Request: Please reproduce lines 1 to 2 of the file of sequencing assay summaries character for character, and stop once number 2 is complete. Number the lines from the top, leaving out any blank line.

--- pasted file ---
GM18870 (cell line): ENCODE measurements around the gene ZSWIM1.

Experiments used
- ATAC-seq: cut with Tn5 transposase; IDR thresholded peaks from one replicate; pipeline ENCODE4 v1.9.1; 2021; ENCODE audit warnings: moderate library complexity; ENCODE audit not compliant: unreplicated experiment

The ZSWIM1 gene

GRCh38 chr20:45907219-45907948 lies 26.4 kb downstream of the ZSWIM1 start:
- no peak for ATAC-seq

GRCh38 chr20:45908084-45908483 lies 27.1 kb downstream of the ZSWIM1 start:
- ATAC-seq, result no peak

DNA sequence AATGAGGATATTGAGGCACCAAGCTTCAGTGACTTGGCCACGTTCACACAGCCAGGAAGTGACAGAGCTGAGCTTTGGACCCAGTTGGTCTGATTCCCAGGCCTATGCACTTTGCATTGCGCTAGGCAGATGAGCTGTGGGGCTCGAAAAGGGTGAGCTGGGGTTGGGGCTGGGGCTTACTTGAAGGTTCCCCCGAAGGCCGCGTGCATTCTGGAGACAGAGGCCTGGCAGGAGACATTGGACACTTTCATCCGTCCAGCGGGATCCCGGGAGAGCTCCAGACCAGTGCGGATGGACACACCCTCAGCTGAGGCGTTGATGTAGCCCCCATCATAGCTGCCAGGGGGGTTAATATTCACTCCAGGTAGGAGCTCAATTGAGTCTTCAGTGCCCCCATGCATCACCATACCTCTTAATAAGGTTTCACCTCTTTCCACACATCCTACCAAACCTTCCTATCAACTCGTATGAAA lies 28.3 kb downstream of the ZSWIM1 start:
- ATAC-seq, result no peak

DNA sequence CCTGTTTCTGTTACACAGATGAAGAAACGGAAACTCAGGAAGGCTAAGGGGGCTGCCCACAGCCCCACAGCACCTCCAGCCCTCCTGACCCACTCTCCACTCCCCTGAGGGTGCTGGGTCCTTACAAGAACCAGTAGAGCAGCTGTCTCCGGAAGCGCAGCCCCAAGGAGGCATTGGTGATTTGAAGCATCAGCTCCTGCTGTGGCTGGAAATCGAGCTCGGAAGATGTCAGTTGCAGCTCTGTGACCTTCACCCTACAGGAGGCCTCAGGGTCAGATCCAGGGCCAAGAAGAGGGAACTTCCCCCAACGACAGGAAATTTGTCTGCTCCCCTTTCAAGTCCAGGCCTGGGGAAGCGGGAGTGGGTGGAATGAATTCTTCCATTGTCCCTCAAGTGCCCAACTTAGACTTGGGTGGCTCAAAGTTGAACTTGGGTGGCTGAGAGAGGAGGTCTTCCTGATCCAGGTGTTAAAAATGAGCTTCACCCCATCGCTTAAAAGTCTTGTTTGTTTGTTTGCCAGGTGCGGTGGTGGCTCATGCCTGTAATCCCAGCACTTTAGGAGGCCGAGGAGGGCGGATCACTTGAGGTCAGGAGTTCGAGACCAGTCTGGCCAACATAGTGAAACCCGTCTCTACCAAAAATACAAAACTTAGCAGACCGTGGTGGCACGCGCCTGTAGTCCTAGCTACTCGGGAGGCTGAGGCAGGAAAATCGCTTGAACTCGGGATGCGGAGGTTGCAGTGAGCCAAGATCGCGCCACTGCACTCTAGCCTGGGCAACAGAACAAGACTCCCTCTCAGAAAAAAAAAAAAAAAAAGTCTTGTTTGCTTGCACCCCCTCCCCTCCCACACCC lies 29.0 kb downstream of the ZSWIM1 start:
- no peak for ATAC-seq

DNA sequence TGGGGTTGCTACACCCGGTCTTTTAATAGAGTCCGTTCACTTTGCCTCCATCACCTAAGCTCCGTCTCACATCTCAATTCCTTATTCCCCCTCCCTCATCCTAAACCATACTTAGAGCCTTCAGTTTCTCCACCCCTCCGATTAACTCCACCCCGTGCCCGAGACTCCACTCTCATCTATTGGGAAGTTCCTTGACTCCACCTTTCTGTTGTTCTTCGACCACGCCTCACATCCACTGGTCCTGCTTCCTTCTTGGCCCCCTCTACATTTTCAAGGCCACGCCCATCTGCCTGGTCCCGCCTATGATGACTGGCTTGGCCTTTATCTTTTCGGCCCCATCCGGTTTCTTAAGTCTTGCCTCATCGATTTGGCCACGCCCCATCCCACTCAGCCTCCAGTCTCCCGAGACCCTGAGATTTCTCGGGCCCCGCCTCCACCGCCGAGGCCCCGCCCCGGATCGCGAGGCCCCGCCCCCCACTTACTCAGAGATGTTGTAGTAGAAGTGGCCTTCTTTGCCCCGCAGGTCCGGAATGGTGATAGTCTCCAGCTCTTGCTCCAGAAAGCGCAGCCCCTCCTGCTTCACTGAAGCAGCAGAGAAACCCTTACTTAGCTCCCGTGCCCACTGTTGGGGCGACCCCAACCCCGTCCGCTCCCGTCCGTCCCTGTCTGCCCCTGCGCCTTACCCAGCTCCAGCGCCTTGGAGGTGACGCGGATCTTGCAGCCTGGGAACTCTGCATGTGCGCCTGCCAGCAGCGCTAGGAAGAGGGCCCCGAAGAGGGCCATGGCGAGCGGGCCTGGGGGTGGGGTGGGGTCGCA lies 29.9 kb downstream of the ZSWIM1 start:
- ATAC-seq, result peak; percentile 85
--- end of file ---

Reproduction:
GM18870 (cell line): ENCODE measurements around the gene ZSWIM1.

Experiments used